It was long believed that the rubber boa’s strange tail was intended to distract the creatures that might eat it. The terminal vertebrae of the tail are fused and form a head-like structure. Because of the scarring evident on this false noggin in wild specimens, it was thought that it served to distract predators.
However, further analysis has demonstrated that this is unlikely. For one, the snake’s predators tend to be large and unlikely to be deterred by a second head. Food is food. Further, the rubber boa is known for feeding on newborn rodents and insectivores such as shrews…whose parents will in fact strike at the head region of a perceived predator. Laboratory experiments have demonstrated that panicked mice will indeed sink their teeth into the fake head when their babies are at imminent risk of becoming dinner. These snakes aren’t relegated to such risky dining experiences exclusively though. In addition to eating wriggling newborn mammals, from mice to bats, rubber boas are also willing to take equally pink and tender bird hatchlings, various amphibians, the eggs of other reptiles, and, per at least one account, even rattlesnakes.
Rubber boas are largely fossorial…that is, they live underground, usually in pre-made rodent burrows or in natural crevices in rocks and plant substrates. Their skin dehydrates more rapidly than that of other snakes, so their damp hideaways likely serve to maintain their delicate complexions. Though they are believed to be relatively common throughout most of their range, they are not often sighted. They maintain tiny territories, with specimens often sighted in the same spots year after year, and prefer to remain sheltered, save for those times when a sunbath seems necessary. Though they are less likely than some snakes to emerge for some rays, females who are gestating do tend to seek out warmth in order to maintain adequate temperatures for their growing young. They are ovoviviparous. That is: their offspring hatch inside them and are born alive, with broods of two to eight young produced in the late summer or fall every few years. Rubber boa babies emerge as pink and unpleasantly dewy as the baby rodents that their mother devoured in order to sustain them.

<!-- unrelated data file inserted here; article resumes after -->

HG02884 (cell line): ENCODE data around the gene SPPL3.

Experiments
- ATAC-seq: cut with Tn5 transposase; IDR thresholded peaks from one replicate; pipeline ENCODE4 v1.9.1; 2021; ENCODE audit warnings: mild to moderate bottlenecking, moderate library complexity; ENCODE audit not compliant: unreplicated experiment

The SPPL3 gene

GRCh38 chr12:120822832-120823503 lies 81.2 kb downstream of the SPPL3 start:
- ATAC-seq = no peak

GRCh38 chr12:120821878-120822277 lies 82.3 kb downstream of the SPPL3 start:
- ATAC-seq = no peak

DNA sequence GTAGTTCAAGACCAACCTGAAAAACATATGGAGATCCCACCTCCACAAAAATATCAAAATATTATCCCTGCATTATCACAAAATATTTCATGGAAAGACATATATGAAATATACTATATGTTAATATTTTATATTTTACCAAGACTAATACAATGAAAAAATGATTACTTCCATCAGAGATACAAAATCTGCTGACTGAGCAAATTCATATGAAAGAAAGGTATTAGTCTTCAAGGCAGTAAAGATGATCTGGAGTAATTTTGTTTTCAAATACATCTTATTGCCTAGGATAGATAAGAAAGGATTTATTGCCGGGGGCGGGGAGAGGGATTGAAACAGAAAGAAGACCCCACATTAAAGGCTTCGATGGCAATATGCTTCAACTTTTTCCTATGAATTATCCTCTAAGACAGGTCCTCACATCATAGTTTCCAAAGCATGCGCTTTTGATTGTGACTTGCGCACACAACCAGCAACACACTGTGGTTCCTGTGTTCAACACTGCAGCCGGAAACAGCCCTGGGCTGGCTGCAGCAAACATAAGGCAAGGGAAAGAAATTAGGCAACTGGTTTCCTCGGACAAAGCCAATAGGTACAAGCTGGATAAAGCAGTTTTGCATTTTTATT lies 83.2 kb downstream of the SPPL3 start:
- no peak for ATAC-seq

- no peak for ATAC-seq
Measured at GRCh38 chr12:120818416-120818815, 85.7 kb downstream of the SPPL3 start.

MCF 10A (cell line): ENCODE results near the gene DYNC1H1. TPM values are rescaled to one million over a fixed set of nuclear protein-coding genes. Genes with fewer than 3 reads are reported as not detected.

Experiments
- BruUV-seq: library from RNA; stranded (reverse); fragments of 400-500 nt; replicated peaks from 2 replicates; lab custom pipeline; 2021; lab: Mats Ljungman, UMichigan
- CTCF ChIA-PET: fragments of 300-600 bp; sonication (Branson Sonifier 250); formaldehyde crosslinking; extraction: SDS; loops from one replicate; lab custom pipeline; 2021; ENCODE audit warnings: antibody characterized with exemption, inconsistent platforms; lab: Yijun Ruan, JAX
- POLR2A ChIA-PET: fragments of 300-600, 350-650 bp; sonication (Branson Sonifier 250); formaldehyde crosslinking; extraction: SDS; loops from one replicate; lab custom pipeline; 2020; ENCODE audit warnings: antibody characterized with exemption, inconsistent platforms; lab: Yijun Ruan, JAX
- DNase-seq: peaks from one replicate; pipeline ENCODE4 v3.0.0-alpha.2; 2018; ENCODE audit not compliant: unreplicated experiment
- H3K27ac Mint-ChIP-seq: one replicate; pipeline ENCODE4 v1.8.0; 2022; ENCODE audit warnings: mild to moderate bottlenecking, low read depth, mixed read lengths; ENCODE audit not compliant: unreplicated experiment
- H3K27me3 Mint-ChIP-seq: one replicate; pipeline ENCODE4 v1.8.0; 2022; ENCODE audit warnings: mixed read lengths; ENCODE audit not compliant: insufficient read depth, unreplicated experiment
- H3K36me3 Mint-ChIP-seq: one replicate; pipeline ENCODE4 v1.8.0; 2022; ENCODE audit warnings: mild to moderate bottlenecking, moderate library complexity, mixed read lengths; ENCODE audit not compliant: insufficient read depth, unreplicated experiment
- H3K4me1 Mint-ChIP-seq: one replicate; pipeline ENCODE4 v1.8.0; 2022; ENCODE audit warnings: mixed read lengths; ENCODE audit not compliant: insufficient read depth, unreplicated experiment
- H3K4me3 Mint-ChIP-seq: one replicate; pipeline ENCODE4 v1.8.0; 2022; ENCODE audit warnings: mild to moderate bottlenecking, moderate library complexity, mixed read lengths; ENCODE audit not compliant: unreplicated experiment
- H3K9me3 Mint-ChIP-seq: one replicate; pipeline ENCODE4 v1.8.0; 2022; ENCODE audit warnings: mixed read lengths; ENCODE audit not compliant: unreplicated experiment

However, unlike the squirmy mammalian babies that sustained them, baby rubber boas are immediately self-sufficient. And they may not feed for over a year, subsisting on stored energy from their mothers until after their first hibernation period. Their ability to live for long periods without sustenance persists throughout their lives…females usually do not eat while gestating and some captive specimens have survived without eating for several years, without apparent ill-effect.
For all of its rather lackadaisical lifestyle choices, populations of the northern subspecies (C. bottae bottae) appear to be relatively stable. Specimens regularly live into their 20s and one specimen first sighted in the wild in 1971 as an adult was later captured and lived until 2006 in captivity, putting it at upwards of 50 years old at the time of its death.
However, the southern subspecies (C. b. umbratica), restricted to the San Bernardino and San Jacinto mountains of southern California, was listed as threatened by the state in 1971 due to its limited range. Recent research has aimed to better understand its habits in the region and determine its eligibility for federal protection.
It would be a shame to lose this most trustworthy of snakes. They may not writhe about with the gymnastic abandon of their legless relatives, but they are among the few who perform an even more impressive spectacle—reptiles on ice. No triple lutzes in evidence, admittedly, but given their ectothermic restrictions, even a little shimmy is a noteworthy accomplishment.